The following Restructuring & Insolvency guidance note provides comprehensive and up to date legal information covering:
A fraudulent trading claim arises under two separate statutory routes. First, fraudulent trading is a criminal offence under section 993 of the Companies Act 2006 (CA 2006). Secondly, a civil remedy arises under sections 213 and 246ZA of the Insolvency Act 1986 (IA 1986). This Practice Note deals only with the latter.
Fraudulent trading is a claim which arises under IA 1986, s 213 (liquidation) or IA 1986, s 246ZA (administration) and seeks to recover property to the company's assets where:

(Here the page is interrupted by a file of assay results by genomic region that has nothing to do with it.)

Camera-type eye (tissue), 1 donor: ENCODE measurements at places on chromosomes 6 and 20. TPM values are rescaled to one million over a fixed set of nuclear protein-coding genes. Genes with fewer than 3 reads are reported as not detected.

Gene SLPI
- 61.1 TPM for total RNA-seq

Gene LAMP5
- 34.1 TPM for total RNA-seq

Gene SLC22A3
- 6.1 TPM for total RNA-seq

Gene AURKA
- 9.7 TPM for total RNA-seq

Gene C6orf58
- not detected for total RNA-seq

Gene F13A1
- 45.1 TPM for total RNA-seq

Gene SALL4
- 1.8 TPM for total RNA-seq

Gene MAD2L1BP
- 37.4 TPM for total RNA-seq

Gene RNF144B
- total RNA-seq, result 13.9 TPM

the company has been wound up or entered administration, and where
the business of the company was carried on with the intent:
to defraud its creditors, and/or
to defraud creditors of any other person(s)/business, and/or
for any other fraudulent purpose(s)
Each of these constituent elements of a fraudulent trading claim is set out further below.
The ability of an administrator to bring a fraudulent trading claim has only existed since 1 October 2015 with the coming into force of section 117 of the Small Business, Enterprise and Employment Act 2015 (SBEEA 2015) which enacted IA 1986, s 246ZA.
Aside from contextual differences, the wording of IA 1986, s 213 and 246ZA is the same. Accordingly, it appears likely that the decisions concerning fraudulent trading claims brought under IA 1986, s 213 will apply equally to claims brought under
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